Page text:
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Required reading from the Sustainability Science book

Chapter 2.3 Natural capital, services and human wellbeing

Chapter 2.3 Natural capital, services and human wellbeing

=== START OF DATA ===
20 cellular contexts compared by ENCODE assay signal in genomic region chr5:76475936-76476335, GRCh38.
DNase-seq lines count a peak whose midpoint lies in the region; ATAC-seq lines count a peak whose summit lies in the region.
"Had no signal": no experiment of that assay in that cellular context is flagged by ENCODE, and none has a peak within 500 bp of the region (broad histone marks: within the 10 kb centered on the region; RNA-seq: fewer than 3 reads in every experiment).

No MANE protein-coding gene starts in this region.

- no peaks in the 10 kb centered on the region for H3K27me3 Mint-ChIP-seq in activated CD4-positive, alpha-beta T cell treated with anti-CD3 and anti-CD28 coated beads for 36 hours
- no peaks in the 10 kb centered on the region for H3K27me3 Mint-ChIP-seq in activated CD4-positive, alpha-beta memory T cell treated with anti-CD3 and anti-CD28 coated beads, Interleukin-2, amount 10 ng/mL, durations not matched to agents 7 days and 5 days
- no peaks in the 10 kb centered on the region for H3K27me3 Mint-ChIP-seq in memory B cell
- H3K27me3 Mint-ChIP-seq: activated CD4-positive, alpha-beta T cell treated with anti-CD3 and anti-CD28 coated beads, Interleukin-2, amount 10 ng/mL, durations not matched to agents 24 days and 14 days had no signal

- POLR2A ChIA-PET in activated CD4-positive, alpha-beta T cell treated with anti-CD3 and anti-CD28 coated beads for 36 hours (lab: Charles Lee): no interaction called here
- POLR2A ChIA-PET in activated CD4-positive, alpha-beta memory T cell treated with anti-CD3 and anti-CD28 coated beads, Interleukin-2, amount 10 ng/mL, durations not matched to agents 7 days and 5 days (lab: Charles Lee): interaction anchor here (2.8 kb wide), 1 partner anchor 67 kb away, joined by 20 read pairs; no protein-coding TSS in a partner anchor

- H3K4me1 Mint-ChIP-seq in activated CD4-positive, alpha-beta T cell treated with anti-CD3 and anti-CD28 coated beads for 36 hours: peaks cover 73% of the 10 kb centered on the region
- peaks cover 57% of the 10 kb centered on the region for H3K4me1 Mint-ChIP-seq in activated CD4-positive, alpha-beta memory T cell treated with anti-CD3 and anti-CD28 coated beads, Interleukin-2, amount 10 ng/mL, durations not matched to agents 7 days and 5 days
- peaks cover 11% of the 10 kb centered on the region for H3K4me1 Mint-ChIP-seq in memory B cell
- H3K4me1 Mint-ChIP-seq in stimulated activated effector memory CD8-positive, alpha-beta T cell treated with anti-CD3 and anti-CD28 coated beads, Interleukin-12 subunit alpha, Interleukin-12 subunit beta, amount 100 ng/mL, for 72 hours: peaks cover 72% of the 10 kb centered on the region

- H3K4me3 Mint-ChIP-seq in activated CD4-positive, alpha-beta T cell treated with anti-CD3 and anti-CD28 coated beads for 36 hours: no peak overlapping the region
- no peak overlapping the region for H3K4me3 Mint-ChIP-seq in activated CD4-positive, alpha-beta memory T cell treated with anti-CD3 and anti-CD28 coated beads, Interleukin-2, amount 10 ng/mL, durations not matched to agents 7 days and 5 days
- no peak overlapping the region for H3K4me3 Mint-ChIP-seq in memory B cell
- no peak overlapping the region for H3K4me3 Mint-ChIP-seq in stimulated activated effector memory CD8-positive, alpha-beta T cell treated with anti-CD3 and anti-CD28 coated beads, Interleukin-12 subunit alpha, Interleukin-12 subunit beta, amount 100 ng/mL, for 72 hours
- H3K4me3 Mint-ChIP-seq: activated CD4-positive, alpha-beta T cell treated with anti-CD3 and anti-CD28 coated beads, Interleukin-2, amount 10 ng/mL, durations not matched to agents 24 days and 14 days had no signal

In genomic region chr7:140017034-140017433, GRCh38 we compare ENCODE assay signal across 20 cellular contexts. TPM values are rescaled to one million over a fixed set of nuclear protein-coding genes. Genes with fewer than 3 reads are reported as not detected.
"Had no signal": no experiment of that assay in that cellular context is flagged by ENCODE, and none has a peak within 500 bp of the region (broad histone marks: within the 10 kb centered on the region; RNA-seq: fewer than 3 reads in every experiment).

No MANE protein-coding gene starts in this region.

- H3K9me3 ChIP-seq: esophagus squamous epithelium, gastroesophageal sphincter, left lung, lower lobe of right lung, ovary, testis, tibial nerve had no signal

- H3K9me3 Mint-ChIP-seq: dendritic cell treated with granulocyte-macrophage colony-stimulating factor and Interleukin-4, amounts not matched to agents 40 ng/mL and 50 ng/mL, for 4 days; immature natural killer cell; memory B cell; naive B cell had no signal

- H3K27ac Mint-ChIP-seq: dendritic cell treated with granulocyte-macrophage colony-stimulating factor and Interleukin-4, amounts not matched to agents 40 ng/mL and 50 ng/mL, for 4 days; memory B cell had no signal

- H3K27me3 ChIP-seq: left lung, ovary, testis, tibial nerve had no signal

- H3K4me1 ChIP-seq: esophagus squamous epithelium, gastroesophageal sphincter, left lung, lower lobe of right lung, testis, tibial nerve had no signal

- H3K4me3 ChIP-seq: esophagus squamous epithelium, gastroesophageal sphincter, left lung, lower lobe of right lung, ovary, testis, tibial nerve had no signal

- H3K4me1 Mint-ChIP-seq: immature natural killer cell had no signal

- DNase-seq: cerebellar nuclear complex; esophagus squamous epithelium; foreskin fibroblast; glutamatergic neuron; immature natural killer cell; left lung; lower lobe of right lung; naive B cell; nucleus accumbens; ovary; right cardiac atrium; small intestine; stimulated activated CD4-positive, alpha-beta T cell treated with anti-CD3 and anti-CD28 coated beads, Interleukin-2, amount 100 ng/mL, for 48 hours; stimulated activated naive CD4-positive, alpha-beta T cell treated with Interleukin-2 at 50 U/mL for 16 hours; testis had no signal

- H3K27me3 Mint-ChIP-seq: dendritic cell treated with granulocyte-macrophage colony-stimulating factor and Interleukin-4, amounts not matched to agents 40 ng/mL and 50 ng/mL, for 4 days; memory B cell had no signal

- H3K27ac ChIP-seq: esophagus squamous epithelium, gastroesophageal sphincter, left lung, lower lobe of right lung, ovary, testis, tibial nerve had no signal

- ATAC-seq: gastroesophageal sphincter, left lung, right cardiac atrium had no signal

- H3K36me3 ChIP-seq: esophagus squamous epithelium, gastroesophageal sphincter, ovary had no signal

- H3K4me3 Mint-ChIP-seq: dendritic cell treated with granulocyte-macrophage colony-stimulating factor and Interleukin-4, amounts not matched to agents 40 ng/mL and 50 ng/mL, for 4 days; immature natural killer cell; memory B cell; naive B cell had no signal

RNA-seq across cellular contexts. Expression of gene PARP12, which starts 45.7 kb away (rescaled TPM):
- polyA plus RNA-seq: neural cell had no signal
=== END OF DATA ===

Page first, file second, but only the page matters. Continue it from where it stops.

In this chapter, we discuss the variety and inter-relationships of services derived from natural capital, and examine the structure, processes, and dynamics that control the provision of these services. We consider the various forms of interactions between human use and human management of natural capital. These discussions draw on two related strands of scientific research. The first strand, related to our understanding of the planetary life support system and its dynamics, has progressed rapidly through research carried out under the auspices of four international global change programs – the International Geosphere-Biosphere Programme, the International Human Dimensions of Global Change Programme, DIVERSITAS, and the World Climate Research Program – as well as assessments done by the Intergovernmental Panel on Climate Change and the Millennium Ecosystem Assessment. This body of research has illuminated the nature of the global system and its component parts, and identified ways in which global systems provide for and respond to human activities (e.g., Steffen et al. 2005). The second strand, focused on an understanding of dynamics of ecosystems and the benefits they provide for humans, has likewise been aided by these global programs, but emerged more directly from biophysical research on the structure and function of ecosystems, including more recent research on ecosystem processes in the context of coupled human-environment systems.